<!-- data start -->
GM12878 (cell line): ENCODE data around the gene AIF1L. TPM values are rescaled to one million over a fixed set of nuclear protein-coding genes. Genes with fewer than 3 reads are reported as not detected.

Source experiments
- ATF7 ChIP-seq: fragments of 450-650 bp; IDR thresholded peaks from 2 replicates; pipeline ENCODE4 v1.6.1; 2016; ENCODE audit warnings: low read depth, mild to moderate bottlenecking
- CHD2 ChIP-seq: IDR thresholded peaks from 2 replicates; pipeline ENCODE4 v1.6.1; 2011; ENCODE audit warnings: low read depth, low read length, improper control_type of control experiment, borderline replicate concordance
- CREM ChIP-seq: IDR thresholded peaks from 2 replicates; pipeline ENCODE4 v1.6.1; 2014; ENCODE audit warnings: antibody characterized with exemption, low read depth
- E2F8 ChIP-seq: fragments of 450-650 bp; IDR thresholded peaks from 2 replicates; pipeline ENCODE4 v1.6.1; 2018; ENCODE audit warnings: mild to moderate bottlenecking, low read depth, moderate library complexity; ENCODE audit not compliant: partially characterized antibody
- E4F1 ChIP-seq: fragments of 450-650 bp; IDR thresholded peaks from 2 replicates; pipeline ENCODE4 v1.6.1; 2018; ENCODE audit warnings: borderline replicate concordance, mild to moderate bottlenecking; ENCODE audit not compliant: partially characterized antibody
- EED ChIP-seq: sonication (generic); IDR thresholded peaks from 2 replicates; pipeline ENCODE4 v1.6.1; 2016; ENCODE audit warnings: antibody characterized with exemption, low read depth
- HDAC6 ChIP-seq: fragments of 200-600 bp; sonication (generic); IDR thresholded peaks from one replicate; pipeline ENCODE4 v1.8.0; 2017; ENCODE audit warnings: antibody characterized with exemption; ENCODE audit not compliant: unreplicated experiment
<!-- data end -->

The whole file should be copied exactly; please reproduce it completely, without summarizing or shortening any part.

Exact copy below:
GM12878 (cell line): ENCODE data around the gene AIF1L. TPM values are rescaled to one million over a fixed set of nuclear protein-coding genes. Genes with fewer than 3 reads are reported as not detected.

Source experiments
- ATF7 ChIP-seq: fragments of 450-650 bp; IDR thresholded peaks from 2 replicates; pipeline ENCODE4 v1.6.1; 2016; ENCODE audit warnings: low read depth, mild to moderate bottlenecking
- CHD2 ChIP-seq: IDR thresholded peaks from 2 replicates; pipeline ENCODE4 v1.6.1; 2011; ENCODE audit warnings: low read depth, low read length, improper control_type of control experiment, borderline replicate concordance
- CREM ChIP-seq: IDR thresholded peaks from 2 replicates; pipeline ENCODE4 v1.6.1; 2014; ENCODE audit warnings: antibody characterized with exemption, low read depth
- E2F8 ChIP-seq: fragments of 450-650 bp; IDR thresholded peaks from 2 replicates; pipeline ENCODE4 v1.6.1; 2018; ENCODE audit warnings: mild to moderate bottlenecking, low read depth, moderate library complexity; ENCODE audit not compliant: partially characterized antibody
- E4F1 ChIP-seq: fragments of 450-650 bp; IDR thresholded peaks from 2 replicates; pipeline ENCODE4 v1.6.1; 2018; ENCODE audit warnings: borderline replicate concordance, mild to moderate bottlenecking; ENCODE audit not compliant: partially characterized antibody
- EED ChIP-seq: sonication (generic); IDR thresholded peaks from 2 replicates; pipeline ENCODE4 v1.6.1; 2016; ENCODE audit warnings: antibody characterized with exemption, low read depth
- HDAC6 ChIP-seq: fragments of 200-600 bp; sonication (generic); IDR thresholded peaks from one replicate; pipeline ENCODE4 v1.8.0; 2017; ENCODE audit warnings: antibody characterized with exemption; ENCODE audit not compliant: unreplicated experiment